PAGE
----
Monday, December 8, 2008

Midori Plays Paganini's 24 Caprices

"Paganini's music is virtuosic for the sake of virtuosity," a relative of mine, a professional viola player, once said, "and it has no musical substance whatsoever."

We return to Paganini's 24 Caprices to hear the renowned violin prodigy Midori try to tackle these preposterously difficult works.
Midori, violin (b: 1971)
Nicolo Paganini (1782-1840)
Paganini: 24 Caprices
Sony Classical, 1989
When I listened a month ago to Michael Rabin trying his best to play the Caprices, it was immediately obvious, even to me as a non-violinist, that these works are so technically challenging that even world-class musicians cannot play them cleanly.

Midori, however, with her ferocious technical prowess, attacks these works with more success and better results than Michael Rabin. She may not sound entirely effortless, but she gets these notoriously difficult exercises done with a relatively minimal number of stray and off-key notes, and, quite frankly, she makes Rabin sound average by comparison. And note that Midori was only 17 when she recorded her CD of the 24 Caprices, while Rabin was a comparatively ancient 21 years old when he recorded his Paganini.

And in case you think I'm being overly harsh in my judgment of either violinists' performances, note that both of these CDs are studio recordings--both Rabin and Midori had the opportunity to do take after take of any or all of these caprices until they got them as close to perfect as they possibly could. The fact that almost every caprice on both CDs has stray or off-key notes just proves how impossibly hard this music is to play.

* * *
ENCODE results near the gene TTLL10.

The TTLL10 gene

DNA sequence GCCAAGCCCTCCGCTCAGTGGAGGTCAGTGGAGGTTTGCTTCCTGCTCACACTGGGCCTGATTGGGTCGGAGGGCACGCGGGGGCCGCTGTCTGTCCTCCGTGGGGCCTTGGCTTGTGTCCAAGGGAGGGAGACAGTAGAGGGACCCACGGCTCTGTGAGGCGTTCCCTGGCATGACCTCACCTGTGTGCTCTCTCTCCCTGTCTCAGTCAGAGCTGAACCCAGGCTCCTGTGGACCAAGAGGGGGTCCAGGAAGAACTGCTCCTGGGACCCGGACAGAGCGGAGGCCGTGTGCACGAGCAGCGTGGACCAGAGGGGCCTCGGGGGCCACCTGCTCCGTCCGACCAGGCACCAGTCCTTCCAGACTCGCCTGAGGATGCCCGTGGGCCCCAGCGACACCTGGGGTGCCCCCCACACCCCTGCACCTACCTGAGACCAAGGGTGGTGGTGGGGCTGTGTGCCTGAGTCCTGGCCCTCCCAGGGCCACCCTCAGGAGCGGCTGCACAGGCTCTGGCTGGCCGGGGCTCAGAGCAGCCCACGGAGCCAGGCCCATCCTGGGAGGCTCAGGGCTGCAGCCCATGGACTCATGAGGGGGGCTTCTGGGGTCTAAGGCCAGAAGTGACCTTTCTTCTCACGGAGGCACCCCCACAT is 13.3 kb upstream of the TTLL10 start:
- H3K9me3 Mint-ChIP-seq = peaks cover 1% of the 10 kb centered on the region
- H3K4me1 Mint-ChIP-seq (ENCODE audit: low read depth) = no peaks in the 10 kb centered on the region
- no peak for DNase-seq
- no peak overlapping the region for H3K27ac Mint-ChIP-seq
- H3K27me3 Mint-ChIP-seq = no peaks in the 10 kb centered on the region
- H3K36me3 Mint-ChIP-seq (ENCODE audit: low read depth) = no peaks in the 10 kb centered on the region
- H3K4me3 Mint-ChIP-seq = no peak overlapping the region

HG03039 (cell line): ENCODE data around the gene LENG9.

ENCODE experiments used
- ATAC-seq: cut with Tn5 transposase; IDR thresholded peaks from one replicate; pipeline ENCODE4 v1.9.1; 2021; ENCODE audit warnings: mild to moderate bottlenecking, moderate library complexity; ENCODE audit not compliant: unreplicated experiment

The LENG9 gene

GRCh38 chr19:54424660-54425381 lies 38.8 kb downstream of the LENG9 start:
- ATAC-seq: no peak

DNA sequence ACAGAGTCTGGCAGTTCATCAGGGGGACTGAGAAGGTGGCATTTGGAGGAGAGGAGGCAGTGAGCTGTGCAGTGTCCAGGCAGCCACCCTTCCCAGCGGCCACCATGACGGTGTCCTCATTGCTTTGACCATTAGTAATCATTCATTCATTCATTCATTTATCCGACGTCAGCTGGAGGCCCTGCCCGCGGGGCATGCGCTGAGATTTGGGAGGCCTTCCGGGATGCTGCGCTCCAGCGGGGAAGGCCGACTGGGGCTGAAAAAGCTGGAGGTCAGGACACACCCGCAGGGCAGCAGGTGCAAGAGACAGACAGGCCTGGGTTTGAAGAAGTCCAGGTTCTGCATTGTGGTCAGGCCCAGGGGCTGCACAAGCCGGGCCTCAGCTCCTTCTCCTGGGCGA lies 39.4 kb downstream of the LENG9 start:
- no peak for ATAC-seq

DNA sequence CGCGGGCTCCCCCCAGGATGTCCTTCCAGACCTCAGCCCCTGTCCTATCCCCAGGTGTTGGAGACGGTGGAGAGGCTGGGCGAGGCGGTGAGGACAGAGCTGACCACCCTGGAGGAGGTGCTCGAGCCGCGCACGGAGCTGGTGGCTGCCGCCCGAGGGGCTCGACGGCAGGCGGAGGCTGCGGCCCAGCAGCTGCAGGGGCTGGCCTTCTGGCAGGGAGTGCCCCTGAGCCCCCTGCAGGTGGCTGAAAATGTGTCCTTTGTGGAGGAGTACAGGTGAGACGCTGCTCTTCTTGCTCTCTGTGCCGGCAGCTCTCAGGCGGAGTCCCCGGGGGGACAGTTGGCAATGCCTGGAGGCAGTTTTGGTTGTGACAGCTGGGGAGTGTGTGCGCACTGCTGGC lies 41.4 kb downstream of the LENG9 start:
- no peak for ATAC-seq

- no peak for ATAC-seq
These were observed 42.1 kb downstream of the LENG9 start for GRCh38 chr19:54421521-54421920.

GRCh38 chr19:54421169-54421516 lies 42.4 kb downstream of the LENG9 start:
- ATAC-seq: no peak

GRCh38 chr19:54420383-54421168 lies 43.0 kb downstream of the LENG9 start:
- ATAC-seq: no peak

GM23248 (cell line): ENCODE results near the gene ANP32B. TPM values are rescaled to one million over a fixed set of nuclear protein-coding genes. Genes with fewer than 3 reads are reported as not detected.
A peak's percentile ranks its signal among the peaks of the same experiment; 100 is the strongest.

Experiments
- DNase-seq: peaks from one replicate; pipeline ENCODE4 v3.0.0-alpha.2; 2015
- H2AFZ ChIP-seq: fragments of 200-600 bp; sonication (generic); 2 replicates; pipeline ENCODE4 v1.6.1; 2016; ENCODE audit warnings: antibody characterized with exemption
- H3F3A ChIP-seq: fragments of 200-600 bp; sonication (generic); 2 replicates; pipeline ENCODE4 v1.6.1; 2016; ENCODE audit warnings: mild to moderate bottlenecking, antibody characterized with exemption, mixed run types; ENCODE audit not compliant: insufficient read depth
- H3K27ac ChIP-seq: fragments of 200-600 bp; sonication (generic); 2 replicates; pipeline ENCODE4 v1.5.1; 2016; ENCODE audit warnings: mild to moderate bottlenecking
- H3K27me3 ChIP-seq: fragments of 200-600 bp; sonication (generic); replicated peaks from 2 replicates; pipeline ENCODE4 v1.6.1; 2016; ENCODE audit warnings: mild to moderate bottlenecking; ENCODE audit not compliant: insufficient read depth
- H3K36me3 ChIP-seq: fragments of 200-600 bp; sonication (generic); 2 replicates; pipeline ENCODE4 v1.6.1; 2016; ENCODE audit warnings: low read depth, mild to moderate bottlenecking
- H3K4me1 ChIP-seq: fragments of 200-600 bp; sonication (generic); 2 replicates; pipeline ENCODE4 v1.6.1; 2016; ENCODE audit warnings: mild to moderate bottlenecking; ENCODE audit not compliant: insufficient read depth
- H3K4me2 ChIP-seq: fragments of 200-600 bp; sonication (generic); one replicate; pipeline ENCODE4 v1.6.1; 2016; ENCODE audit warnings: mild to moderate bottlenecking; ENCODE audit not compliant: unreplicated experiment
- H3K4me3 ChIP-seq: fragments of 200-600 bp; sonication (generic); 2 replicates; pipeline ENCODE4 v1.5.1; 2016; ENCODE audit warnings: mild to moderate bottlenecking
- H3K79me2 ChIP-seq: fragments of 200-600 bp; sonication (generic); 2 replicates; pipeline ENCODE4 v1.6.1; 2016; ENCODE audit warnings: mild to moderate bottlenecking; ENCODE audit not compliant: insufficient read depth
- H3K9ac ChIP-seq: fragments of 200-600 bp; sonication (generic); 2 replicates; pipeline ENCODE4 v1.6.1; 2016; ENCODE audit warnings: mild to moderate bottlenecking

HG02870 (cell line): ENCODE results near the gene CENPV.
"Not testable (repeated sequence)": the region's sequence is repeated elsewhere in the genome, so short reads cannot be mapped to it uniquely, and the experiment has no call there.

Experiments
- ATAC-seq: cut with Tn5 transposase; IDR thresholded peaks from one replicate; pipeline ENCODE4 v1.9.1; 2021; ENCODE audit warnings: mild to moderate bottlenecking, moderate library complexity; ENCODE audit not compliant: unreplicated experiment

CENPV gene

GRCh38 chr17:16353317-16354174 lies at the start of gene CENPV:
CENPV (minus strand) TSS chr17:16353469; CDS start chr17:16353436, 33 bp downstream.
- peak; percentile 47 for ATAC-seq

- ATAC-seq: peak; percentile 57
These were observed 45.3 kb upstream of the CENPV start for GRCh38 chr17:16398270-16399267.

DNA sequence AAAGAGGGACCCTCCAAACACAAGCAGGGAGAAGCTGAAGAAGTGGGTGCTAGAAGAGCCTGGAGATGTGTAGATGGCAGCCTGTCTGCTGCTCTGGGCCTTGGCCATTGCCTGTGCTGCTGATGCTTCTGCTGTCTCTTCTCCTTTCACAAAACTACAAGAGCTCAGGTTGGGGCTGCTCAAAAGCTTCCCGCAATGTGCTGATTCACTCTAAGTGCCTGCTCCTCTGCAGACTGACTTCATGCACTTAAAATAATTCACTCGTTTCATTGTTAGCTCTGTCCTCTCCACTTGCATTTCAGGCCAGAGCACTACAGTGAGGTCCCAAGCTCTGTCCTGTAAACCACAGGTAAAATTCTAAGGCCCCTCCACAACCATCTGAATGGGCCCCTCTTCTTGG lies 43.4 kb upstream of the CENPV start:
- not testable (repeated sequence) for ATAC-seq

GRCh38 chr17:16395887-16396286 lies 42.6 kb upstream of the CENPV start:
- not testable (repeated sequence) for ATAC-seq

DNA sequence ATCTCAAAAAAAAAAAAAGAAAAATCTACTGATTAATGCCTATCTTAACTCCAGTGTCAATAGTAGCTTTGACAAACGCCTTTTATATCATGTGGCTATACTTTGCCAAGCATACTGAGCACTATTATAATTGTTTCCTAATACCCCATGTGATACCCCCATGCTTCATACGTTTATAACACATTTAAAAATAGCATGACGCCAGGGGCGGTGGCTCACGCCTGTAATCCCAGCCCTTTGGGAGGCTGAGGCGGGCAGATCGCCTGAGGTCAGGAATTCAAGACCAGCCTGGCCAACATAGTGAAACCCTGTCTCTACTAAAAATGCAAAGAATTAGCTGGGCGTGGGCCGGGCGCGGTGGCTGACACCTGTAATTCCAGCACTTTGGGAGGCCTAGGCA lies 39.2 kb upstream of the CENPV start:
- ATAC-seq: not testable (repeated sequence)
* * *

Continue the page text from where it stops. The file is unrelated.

Moreover, it brings into question, arguably, the artistic merit of these compositions. Even after hearing these works played by a much better violinist, I still can't help but continue to call this stuff "boop bleep" music--my personal term for musically bankrupt, ego-crushing etudes designed to torture students until they learn finesse and technical skills on their instruments.

Two more quick points:
1) One of the more amusing reviews of this Midori CD on Amazon mocked Henry Roth in his book Violin Virtuosos for using the word "impeccable" to describe the Michael Rabin performance of the Caprices, suggesting that Roth redefined "impeccable" to mean "being able to play 90-95% of the notes in tune." If two of the modern era's best violin prodigies can't make the Caprices sound effortless or even graceful, then no human can. Ergo, Paganini cannot be human.

2) A final note on comparing these two recordings: it's easy to argue that the Midori performance of Paganini's 24 Caprices is far, far better then Michael Rabin's. In fact, it's even a bit painful to go back to the Rabin CD after hearing Midori's much higher quality work. I had originally thought that Paganini's Caprices were so difficult that Rabin's recording was as good as a human (even a prodigy) could do. Apparently, not all prodigies are created equal.

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